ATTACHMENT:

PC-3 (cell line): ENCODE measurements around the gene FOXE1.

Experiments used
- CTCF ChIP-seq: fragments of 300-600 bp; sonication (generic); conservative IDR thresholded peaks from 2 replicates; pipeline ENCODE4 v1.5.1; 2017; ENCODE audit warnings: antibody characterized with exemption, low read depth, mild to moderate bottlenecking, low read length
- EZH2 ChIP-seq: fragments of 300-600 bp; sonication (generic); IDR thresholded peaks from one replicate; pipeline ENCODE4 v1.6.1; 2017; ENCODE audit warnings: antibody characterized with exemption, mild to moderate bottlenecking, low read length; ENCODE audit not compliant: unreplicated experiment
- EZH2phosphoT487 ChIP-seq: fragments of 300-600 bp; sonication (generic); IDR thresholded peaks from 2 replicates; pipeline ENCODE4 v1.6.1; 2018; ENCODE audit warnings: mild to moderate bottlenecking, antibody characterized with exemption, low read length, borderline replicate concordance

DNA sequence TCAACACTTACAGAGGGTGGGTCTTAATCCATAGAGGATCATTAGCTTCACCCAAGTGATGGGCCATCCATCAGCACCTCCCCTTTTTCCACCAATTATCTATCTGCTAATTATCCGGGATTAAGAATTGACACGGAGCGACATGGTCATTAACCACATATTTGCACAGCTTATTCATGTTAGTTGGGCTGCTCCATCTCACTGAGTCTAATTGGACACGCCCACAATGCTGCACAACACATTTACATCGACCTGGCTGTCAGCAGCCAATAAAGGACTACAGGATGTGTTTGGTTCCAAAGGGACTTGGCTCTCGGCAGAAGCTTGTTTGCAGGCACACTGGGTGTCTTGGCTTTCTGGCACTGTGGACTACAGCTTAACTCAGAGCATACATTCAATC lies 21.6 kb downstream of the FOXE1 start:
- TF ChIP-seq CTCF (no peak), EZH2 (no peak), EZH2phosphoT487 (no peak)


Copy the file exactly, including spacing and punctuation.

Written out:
PC-3 (cell line): ENCODE measurements around the gene FOXE1.

Experiments used
- CTCF ChIP-seq: fragments of 300-600 bp; sonication (generic); conservative IDR thresholded peaks from 2 replicates; pipeline ENCODE4 v1.5.1; 2017; ENCODE audit warnings: antibody characterized with exemption, low read depth, mild to moderate bottlenecking, low read length
- EZH2 ChIP-seq: fragments of 300-600 bp; sonication (generic); IDR thresholded peaks from one replicate; pipeline ENCODE4 v1.6.1; 2017; ENCODE audit warnings: antibody characterized with exemption, mild to moderate bottlenecking, low read length; ENCODE audit not compliant: unreplicated experiment
- EZH2phosphoT487 ChIP-seq: fragments of 300-600 bp; sonication (generic); IDR thresholded peaks from 2 replicates; pipeline ENCODE4 v1.6.1; 2018; ENCODE audit warnings: mild to moderate bottlenecking, antibody characterized with exemption, low read length, borderline replicate concordance

DNA sequence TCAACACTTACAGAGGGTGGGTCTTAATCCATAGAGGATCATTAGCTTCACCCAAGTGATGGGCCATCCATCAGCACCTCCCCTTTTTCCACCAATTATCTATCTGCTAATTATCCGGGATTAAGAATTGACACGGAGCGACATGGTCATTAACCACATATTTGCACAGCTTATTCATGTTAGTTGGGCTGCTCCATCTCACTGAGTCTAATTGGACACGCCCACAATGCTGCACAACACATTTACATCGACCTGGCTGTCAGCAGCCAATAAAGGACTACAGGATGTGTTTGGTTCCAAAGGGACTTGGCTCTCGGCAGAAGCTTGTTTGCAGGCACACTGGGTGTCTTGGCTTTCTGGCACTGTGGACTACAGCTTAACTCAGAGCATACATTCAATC lies 21.6 kb downstream of the FOXE1 start:
- TF ChIP-seq CTCF (no peak), EZH2 (no peak), EZH2phosphoT487 (no peak)